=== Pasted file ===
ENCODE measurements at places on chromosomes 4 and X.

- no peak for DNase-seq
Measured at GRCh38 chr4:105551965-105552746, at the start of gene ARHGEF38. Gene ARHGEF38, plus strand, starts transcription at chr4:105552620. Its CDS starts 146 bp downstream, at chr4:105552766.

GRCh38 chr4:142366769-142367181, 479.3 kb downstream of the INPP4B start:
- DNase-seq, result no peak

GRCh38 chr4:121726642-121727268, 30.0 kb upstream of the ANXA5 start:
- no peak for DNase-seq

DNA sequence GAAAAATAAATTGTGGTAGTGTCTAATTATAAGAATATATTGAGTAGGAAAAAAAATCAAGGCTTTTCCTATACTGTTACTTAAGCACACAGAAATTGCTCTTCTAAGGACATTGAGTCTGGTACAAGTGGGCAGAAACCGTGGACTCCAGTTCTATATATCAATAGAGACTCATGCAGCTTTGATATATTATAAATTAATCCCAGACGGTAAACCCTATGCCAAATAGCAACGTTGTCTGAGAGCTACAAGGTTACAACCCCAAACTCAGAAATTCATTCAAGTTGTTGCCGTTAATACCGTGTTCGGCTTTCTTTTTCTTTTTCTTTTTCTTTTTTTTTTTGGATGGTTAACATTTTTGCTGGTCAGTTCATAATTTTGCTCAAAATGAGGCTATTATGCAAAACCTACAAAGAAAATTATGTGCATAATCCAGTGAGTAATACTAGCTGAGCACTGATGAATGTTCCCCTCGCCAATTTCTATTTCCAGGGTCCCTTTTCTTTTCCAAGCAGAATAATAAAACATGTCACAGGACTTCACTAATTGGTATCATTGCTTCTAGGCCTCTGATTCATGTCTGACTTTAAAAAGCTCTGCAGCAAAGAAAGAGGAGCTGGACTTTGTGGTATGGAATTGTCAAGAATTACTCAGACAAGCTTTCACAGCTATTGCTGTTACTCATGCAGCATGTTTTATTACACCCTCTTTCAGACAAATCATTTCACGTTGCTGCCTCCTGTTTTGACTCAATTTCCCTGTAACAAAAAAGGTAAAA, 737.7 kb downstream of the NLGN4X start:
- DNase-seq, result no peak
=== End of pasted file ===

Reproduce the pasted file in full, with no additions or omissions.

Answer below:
ENCODE measurements at places on chromosomes 4 and X.

- no peak for DNase-seq
Measured at GRCh38 chr4:105551965-105552746, at the start of gene ARHGEF38. Gene ARHGEF38, plus strand, starts transcription at chr4:105552620. Its CDS starts 146 bp downstream, at chr4:105552766.

GRCh38 chr4:142366769-142367181, 479.3 kb downstream of the INPP4B start:
- DNase-seq, result no peak

GRCh38 chr4:121726642-121727268, 30.0 kb upstream of the ANXA5 start:
- no peak for DNase-seq

DNA sequence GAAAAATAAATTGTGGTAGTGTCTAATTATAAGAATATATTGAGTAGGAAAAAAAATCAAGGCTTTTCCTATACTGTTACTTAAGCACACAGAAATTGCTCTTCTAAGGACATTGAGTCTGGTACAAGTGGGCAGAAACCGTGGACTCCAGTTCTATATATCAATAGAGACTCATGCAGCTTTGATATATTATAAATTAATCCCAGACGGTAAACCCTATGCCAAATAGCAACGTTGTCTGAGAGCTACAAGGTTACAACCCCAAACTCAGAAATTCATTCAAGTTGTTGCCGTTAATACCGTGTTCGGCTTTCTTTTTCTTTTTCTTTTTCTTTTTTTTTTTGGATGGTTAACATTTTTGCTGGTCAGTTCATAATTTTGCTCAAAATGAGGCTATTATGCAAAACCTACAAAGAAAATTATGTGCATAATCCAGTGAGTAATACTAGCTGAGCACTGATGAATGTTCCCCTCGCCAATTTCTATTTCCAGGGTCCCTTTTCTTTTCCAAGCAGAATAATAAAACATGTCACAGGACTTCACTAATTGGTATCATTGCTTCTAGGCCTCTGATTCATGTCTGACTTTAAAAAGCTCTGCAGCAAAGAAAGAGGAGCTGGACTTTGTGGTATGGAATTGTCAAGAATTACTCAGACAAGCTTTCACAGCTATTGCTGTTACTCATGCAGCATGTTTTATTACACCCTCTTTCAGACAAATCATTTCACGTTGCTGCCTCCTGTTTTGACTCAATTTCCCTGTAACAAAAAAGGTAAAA, 737.7 kb downstream of the NLGN4X start:
- DNase-seq, result no peak